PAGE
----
Grading PolicyI used Piktochart to create the sample above.  My intent was to show students the different components of their grade as well as to explain how each component is intended to contribute to the whole.  Piktochart allows users to choose from over 100 free templates (more available with a paid upgrade) and then offers a variety of customization options within the template, as virtually all aspects can be altered to the user’s specifications.  Once completed, infographics can be downloaded as image or .pdf files, Tweeted, and shared with Facebook, Pinterest, or Google+.  The tricky thing about creating infographics is having a clear idea of what information you want to present, figuring out how to do it in a concise way, and then presenting it in a way that is aesthetically pleasing.  Admittedly, this will come easier to some than others.  Infographics are powerful communication tools, and sites like Piktochart put their creation into the hands of teachers and students where they can be used for a variety of purposes.

Tired of PowerPoint?  Me too (even though I have tons and tons of them and still use the program regularly), but I have been looking for something new.  One of the problems I have with PowerPoint is the tendency to include too much information on my slides and thus my presentations get bogged down and I find myself reading slides more than discussing the topic I am presenting in an engaging way.  I love the way Prezi looks, but I spend a lot of time making presentations, but can’t seem to get the hang of making them come out really great.  Enter Haiku Deck, a sleek slide-based presentation design platform that is free, extremely easy to use, creates beautiful looking presentations, and forces you to be concise with your text.  While it doesn’t have all the intricacies of Prezi, or even PowerPoint, its beauty and ease of use lie in its simplicity.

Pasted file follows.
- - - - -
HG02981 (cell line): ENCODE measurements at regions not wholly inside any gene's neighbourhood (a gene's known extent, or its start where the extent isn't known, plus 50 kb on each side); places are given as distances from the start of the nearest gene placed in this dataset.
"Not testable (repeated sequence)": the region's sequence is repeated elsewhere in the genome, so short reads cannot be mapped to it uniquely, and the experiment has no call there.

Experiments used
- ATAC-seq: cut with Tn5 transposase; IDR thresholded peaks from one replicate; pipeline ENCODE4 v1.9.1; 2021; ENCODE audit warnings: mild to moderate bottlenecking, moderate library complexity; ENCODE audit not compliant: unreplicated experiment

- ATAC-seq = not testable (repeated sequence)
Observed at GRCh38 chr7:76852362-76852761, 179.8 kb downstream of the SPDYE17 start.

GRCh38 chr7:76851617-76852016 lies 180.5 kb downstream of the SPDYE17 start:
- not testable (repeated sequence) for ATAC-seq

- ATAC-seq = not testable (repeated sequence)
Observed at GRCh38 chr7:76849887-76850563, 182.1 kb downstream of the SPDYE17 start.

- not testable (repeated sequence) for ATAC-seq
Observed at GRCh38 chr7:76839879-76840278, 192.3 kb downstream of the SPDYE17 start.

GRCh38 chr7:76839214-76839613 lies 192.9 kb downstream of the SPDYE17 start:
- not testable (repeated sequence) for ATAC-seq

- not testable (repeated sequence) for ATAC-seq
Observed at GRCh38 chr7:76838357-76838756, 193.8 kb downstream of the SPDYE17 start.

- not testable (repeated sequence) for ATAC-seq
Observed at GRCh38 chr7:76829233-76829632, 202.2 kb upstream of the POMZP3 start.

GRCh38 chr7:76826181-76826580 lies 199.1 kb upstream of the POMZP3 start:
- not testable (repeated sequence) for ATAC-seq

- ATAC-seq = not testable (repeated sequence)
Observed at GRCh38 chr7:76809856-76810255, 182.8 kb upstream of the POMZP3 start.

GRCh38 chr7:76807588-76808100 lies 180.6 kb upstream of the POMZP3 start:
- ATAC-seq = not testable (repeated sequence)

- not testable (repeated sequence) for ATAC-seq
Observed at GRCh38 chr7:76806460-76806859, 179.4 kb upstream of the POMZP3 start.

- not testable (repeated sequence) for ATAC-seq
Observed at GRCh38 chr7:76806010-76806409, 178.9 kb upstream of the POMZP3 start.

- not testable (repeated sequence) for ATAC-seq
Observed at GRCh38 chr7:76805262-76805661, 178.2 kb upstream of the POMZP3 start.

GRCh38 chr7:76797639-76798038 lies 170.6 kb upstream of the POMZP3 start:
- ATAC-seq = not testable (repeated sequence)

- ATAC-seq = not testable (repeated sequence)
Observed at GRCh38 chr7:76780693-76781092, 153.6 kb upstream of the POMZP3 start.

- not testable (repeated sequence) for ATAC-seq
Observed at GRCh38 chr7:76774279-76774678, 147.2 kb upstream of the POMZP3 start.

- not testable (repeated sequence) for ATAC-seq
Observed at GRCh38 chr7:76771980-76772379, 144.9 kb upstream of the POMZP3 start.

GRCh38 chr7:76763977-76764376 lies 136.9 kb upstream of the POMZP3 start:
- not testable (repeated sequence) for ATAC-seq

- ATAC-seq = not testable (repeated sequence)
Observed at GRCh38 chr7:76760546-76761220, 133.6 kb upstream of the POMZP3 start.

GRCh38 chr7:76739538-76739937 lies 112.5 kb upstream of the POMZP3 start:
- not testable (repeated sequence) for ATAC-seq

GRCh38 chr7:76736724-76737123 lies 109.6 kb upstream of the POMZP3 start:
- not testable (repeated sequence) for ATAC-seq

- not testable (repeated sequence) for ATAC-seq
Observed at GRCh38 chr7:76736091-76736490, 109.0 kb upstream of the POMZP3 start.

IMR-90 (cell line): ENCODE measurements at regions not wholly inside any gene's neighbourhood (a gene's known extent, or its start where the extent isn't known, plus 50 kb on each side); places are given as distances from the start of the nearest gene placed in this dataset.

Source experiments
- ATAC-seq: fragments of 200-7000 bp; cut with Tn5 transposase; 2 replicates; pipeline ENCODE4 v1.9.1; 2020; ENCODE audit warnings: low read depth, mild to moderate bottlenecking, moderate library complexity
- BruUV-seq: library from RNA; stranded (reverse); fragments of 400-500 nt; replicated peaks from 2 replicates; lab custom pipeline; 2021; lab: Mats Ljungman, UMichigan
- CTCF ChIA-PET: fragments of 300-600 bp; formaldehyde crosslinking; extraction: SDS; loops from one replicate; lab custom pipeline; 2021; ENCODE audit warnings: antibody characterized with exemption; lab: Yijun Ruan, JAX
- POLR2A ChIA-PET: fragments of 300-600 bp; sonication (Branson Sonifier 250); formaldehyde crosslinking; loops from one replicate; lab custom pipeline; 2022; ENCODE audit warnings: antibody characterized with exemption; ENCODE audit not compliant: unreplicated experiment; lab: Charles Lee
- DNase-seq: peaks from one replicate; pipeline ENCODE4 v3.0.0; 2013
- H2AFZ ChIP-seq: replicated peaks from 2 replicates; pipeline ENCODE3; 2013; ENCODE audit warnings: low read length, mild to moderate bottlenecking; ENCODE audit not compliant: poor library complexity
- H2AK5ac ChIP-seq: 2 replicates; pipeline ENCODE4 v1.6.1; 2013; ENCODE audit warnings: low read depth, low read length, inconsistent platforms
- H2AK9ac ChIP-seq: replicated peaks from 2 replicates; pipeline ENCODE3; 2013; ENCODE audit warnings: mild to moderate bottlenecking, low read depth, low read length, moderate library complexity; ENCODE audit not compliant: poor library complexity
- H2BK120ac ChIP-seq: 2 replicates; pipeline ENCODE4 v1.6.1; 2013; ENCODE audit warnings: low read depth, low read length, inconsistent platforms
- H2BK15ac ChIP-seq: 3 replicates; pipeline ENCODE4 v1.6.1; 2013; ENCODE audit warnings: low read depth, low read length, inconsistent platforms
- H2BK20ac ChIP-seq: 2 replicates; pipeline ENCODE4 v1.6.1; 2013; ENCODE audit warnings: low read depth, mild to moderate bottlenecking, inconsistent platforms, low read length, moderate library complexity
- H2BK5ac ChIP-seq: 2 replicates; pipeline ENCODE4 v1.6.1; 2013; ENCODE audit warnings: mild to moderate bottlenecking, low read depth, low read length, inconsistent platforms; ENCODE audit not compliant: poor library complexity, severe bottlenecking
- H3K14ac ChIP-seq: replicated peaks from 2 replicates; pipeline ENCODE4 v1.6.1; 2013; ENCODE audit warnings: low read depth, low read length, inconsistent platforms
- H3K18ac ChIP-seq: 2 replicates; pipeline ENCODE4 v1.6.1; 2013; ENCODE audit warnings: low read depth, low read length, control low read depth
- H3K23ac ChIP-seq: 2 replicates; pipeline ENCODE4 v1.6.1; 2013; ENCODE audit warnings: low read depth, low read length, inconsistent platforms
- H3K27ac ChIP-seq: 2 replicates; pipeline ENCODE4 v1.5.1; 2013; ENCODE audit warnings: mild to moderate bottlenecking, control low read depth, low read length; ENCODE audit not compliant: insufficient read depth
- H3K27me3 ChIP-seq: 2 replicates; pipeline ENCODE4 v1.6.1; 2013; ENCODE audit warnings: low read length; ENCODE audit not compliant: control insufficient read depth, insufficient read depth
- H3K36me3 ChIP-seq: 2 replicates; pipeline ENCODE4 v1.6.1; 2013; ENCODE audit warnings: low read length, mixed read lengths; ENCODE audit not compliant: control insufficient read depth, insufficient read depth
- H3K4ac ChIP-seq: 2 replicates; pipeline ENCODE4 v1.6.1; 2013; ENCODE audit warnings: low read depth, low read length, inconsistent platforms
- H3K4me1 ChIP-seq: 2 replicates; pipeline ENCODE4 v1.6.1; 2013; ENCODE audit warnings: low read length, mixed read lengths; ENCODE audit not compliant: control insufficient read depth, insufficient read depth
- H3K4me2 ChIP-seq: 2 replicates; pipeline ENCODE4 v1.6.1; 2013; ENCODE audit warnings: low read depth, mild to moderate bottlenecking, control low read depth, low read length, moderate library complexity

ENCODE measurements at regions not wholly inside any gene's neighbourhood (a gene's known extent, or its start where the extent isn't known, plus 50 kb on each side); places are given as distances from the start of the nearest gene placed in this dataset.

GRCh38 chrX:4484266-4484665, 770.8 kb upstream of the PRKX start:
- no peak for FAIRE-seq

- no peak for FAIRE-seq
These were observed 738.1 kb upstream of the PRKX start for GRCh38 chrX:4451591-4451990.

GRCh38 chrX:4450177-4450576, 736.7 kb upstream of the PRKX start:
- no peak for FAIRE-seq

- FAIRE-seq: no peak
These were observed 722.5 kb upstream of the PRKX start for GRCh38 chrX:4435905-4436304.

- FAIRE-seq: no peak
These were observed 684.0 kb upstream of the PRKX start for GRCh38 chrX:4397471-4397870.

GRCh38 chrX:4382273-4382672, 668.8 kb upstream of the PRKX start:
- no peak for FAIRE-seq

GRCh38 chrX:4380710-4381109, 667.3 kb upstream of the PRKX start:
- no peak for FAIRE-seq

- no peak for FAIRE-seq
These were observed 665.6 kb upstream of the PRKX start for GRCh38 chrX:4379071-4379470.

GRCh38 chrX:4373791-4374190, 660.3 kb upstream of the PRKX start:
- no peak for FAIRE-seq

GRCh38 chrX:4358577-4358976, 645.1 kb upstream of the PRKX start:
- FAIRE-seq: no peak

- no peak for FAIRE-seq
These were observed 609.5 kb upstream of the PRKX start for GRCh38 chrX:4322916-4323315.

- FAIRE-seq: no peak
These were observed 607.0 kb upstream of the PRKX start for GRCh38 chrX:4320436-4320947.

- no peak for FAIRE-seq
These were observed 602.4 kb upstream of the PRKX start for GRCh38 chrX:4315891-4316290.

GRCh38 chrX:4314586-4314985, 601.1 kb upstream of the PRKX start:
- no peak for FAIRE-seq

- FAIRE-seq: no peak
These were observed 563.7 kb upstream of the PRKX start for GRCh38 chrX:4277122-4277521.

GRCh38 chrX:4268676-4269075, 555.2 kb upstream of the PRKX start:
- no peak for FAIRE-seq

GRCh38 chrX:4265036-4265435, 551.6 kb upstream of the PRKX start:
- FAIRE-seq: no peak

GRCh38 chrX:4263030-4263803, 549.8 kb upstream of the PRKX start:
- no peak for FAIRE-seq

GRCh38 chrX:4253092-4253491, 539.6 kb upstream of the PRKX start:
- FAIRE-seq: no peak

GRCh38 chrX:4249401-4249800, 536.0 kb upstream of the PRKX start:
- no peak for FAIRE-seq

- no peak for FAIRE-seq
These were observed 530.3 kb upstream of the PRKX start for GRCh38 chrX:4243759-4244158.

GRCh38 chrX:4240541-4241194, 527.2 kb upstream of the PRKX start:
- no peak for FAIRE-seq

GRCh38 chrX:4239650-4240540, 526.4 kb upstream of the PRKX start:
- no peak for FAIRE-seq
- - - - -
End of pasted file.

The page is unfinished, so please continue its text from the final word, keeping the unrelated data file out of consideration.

http://www.haikudeck.com/p/3bMIKKxIWJ

Haiku Deck is available as an app for iPad or on the web (it’s currently in beta).  There are a few basic templates and simple slide types to choose from, and then you can customize the location of text on each slide.  Image search is built right into each slide and makes inserting high-quality pictures a breeze.  You can also upload your own images.  When your Haiku Deck is finished, it can be shared in a variety of ways, embedded, and even downloaded to work with PowerPoint.  Haiku Deck is a great tool for creating visually stunning presentations that provide a foundation on which to build your discussion of a topic.

ToonDoo, Piktochart, and Haiku Deck are just three of the literally hundreds of options available to teachers and students looking to spice up their presentation with highly engaging visuals.  Their use is really limited only by an individual’s creativity.  Although it can be overwhelming, many of these sites are very easy to sign up for and start using and the novelty-factor will help to engage students.

Phones, Collaboration, & Microscopes

A few weeks ago I came across this post on Instructables detailing an inexpensive way to turn your smartphone into a digital microscope.

I’m always looking for new ways to utilize smartphones in my classroom to enhance student learning, and as a biology teacher, this particular idea seemed like a no-brainer.  Not being the most savvy person when it comes to building things, I sent the video to one of my colleagues in the engineering department at school asking him if we could make this happen.  He thought it would be pretty easy and two days later showed up with the first prototype during one of my biology classes.

Looking at a fern leaf

Looking at a fern leaf

As we explained what the contraption was, students were of course anxious to try it out.  The spent the next twenty minutes crowed around my desk figuring out exactly how to use the microscope, looking for things to magnify, trying different phones and photo settings, taking pictures, and joyously exploring a cool new toy.  Of course, I was thinking about all the possible ways I might incorporate this into engaging learning activities.

The almighty dollar

The almighty dollar

We plan to try and make more of these microscopes, and even possibly have the engineering students work on improving the design, adding features, and decreasing the cost of production.  Reflecting, I’m amazed at how a cool and useful idea emerged on the internet, was so widely disseminated to the point that I saw it, and then how quickly it became a reality in my classroom through collaboration with a colleague.  Watching the students enthusiastically explore also reminded me how important it is to remember that while there are certainly many unbelievable and amazing ways to engage students using web tools and resources, nothing really compares to giving them a hands-on experience.

Onion root cells

A pictured of onion root cells taken with a student phone camera using the microscope and then shared via Twitter using the #mrvigs122bio tag